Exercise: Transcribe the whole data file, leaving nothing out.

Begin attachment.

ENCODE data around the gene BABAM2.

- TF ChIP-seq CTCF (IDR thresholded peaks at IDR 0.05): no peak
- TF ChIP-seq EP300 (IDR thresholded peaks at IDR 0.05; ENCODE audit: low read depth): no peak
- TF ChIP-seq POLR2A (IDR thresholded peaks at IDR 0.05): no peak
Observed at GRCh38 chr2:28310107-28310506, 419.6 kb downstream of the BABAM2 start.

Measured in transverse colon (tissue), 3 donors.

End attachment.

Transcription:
ENCODE data around the gene BABAM2.

- TF ChIP-seq CTCF (IDR thresholded peaks at IDR 0.05): no peak
- TF ChIP-seq EP300 (IDR thresholded peaks at IDR 0.05; ENCODE audit: low read depth): no peak
- TF ChIP-seq POLR2A (IDR thresholded peaks at IDR 0.05): no peak
Observed at GRCh38 chr2:28310107-28310506, 419.6 kb downstream of the BABAM2 start.

Measured in transverse colon (tissue), 3 donors.